said, that if the House would consider the subject for a moment, they would see that the borough of East Retford had never been of the slightest advantage to the county of Nottingham, but merely a source of emolument to those inhabitants of East Retford who sold their votes to any body who would pay for them. Gentlemen went there, paid for the votes, were returned to that House, and thought themselves, as in truth they were, no more the representatives of Nottingham than of any other county. In his opinion, the best way was, whether they had one or whether they had two franchises to dispose of, to transfer it or them to a large town. He said this, not because he was jealous of the landed interest, but simply because the counties were more fully represented than the large towns. When the right hon. gentleman quoted the opinions of lord Chatham, Mr. Pitt, and Mr. Fox, he ought to recollect, that since the year 1793 large towns had sprung up; that the population had increased; that new interests had been called into existence, all of which ought to be represented, but none of which could find their way into that House. Now, as to the proposal for transferring the franchise of East Retford to the hundred, Bassetlaw was certainly a large and populous hundred; but then it was full of members of the other House of parliament, whose seats were situated there, and who therefore must have an extensive interest in the hundred. In the case of Grampound the franchise was transferred to the county of York. The last decision of the House, therefore, was in favour of the freeholders of a large county; and on what possible ground could it now be refused to transfer the next franchise which had come into their hands to a manufacturing town? Although he was ready to vote for any proposition to extend the franchise to a large town, yet, in the absence of any such proposition, and having to choose between East Retford, the hundred of Bassetlaw, and the county of York, he should certainly vote, that the franchise be given to the county of York.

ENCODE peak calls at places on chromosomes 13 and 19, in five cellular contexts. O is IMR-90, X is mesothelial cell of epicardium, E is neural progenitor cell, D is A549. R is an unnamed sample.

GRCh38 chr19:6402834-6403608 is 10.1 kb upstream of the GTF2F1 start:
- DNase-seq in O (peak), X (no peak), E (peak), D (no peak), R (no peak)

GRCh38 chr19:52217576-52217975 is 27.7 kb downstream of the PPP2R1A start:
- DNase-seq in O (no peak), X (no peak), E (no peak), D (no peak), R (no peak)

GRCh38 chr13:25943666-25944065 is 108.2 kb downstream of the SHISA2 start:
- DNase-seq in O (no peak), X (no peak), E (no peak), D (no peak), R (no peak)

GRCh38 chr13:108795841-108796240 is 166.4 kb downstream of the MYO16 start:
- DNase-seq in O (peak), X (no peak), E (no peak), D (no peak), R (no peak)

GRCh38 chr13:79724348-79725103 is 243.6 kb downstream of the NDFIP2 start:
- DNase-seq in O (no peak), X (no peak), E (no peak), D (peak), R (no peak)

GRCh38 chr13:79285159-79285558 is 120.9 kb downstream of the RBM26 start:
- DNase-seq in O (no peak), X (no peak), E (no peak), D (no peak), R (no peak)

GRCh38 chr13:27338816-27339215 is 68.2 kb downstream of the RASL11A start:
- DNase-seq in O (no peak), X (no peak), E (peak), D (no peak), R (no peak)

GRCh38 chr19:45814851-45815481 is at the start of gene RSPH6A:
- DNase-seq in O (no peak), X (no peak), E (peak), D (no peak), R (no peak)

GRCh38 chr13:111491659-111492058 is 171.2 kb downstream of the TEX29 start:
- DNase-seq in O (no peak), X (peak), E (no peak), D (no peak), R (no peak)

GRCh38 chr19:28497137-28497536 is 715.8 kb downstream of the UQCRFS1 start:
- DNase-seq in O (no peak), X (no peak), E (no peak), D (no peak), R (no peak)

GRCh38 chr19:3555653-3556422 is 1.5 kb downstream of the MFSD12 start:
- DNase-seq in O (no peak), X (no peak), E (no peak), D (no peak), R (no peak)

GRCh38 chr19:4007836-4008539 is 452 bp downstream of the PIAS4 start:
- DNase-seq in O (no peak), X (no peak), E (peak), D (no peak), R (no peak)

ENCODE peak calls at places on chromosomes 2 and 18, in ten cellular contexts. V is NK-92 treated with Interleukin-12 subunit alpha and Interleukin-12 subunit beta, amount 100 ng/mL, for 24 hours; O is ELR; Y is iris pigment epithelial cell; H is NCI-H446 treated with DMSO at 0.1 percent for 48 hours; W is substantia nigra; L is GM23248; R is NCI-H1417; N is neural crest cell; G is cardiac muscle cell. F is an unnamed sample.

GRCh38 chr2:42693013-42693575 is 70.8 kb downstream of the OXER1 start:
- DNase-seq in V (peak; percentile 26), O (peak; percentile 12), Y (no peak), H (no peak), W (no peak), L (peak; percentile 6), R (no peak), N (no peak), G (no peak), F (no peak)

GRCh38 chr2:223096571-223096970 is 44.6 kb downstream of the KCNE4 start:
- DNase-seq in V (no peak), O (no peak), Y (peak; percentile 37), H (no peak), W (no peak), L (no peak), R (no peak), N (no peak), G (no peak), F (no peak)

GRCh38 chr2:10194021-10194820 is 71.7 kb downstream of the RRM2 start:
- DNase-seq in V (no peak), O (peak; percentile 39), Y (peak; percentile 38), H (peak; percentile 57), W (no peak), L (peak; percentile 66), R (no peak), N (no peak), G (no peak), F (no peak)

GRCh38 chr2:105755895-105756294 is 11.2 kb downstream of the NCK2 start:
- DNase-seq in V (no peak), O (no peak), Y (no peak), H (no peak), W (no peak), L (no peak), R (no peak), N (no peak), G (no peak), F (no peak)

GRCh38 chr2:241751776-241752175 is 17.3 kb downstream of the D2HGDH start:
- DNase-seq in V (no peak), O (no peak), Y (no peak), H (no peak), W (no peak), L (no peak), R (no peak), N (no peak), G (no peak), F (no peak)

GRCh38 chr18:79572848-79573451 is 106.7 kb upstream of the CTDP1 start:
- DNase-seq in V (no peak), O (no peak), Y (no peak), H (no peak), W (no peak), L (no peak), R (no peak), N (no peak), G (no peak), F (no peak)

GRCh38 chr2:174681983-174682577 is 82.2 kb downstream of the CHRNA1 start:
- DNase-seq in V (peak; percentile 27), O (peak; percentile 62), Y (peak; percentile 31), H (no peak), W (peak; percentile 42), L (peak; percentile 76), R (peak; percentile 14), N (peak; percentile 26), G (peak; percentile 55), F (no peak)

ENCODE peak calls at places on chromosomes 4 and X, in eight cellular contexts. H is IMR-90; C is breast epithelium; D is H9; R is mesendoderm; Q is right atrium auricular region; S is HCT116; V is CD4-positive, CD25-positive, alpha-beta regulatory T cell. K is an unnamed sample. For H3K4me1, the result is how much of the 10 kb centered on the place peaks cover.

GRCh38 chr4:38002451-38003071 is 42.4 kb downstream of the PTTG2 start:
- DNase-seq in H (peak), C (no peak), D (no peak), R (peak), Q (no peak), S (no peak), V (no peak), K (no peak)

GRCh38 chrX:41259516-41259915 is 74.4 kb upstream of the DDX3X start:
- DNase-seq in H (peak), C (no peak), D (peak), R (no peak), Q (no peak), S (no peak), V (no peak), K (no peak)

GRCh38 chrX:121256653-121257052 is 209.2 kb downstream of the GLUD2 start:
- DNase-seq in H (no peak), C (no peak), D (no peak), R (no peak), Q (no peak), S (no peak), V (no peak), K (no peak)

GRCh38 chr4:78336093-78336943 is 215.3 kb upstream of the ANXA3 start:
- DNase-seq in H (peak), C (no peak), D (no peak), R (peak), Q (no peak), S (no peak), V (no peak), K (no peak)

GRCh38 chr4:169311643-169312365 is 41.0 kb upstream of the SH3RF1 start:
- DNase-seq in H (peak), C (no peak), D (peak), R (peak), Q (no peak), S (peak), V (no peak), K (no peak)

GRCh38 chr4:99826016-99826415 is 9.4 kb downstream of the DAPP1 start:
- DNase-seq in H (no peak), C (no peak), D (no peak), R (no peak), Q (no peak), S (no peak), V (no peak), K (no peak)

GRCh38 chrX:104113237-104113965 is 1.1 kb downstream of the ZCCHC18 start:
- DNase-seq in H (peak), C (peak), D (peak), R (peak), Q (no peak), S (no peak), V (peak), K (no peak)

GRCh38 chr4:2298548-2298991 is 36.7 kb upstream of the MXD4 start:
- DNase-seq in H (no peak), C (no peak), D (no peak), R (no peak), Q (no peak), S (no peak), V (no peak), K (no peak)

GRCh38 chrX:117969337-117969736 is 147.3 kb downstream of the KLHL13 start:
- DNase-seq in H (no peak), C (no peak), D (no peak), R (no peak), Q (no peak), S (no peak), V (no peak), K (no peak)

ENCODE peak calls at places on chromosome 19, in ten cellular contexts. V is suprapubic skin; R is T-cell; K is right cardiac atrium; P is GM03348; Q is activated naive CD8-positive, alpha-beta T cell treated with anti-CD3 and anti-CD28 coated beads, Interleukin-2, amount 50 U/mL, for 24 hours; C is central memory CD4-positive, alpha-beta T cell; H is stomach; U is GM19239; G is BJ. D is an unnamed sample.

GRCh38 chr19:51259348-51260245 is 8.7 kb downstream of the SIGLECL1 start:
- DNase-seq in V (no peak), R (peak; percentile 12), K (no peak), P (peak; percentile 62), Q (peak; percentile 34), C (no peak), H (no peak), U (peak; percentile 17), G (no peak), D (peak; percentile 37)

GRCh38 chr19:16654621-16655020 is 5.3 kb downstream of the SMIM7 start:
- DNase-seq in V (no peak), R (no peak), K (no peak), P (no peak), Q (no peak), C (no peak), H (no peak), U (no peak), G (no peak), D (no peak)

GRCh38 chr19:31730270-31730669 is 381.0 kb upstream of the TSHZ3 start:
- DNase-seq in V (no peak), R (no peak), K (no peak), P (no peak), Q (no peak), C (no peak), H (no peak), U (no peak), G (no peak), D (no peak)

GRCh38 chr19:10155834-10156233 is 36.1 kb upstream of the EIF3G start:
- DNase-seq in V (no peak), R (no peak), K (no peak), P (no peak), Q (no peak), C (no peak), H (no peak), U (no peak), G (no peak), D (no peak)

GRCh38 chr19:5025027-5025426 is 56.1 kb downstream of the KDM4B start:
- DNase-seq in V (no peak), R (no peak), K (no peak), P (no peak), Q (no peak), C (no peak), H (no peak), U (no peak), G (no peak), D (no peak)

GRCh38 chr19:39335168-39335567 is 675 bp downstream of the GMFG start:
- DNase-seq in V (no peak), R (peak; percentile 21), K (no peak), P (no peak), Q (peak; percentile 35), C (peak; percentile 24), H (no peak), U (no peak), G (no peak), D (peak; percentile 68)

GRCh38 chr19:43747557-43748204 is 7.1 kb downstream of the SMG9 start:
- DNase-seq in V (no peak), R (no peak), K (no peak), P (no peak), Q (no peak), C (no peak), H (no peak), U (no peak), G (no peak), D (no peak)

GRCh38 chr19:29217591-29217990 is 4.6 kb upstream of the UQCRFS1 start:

Lord Normanby

said, that as he was convinced that by extending the franchise to the hundred, no public benefit would be effected, he should not support that proposition. He rested his opposition to this bill on the ground that the House ought to deal with such cases as these, not so much with reference to precedents, as with a regard to the changes which time had effected. The hon. member for Hertfordshire acknowledged the corruption of the borough, but he said "stick to the neighbourhood of East Retford." Yet he thought it would puzzle that hon. member to make out how the county of Nottingham had ever been benefitted by the 20l. a vote, which was paid by Mr. Osbaldiston, or by the 20l. which was not paid Mr. Marsh. It was quite clear that this was not a proper mode of disposing of the franchise. As to the proposal of the noble lord, he was prepared to oppose it; because, though he could not procure a proper disposal of the franchise, yet he would not give his sanction to an improper disposal of it. The bill was no reform at all, and he should therefore vote against the recommittal of it.